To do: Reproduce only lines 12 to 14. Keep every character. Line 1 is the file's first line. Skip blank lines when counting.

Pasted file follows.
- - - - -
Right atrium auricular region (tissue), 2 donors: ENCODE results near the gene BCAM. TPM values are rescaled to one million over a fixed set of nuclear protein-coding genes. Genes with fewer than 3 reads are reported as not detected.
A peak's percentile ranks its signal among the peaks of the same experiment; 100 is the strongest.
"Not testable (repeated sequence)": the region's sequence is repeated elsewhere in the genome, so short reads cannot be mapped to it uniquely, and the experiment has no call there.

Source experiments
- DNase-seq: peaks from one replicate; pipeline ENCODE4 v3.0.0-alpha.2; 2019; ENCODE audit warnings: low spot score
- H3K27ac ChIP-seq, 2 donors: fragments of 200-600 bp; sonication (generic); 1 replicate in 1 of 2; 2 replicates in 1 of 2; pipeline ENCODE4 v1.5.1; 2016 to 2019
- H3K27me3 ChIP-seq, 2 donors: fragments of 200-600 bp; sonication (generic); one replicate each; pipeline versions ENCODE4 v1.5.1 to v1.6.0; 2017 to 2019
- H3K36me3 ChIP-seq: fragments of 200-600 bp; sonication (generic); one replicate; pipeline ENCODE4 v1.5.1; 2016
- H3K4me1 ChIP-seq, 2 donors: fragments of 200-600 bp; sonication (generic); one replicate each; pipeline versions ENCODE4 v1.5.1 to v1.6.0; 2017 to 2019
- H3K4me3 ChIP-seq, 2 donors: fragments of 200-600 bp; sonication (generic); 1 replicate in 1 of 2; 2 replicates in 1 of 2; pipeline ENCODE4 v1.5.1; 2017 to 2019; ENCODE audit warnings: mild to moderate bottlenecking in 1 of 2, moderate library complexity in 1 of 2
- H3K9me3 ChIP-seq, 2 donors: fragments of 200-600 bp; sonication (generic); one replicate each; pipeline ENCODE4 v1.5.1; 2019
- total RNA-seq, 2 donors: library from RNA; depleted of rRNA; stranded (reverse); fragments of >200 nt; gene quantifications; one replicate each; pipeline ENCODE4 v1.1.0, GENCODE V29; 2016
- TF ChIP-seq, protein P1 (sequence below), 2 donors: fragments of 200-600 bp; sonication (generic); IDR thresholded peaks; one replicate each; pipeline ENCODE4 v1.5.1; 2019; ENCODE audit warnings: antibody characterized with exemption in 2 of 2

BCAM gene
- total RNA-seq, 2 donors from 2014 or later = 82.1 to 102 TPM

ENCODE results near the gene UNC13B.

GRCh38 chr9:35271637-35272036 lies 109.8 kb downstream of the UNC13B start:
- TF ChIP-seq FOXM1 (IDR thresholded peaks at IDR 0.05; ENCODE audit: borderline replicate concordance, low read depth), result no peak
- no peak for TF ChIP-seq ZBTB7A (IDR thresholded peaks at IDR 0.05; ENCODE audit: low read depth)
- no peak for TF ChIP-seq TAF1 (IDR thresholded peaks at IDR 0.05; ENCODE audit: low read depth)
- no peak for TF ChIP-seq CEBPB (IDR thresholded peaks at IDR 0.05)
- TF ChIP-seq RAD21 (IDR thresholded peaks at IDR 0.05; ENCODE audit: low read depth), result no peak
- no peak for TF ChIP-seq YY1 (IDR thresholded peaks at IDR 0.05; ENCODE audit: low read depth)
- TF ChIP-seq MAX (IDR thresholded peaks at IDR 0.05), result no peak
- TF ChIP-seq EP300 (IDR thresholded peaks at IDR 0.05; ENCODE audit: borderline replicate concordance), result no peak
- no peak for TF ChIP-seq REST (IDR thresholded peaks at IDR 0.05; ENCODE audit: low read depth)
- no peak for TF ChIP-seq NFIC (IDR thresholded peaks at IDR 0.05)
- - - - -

- total RNA-seq, 2 donors: library from RNA; depleted of rRNA; stranded (reverse); fragments of >200 nt; gene quantifications; one replicate each; pipeline ENCODE4 v1.1.0, GENCODE V29; 2016
- TF ChIP-seq, protein P1 (sequence below), 2 donors: fragments of 200-600 bp; sonication (generic); IDR thresholded peaks; one replicate each; pipeline ENCODE4 v1.5.1; 2019; ENCODE audit warnings: antibody characterized with exemption in 2 of 2

BCAM gene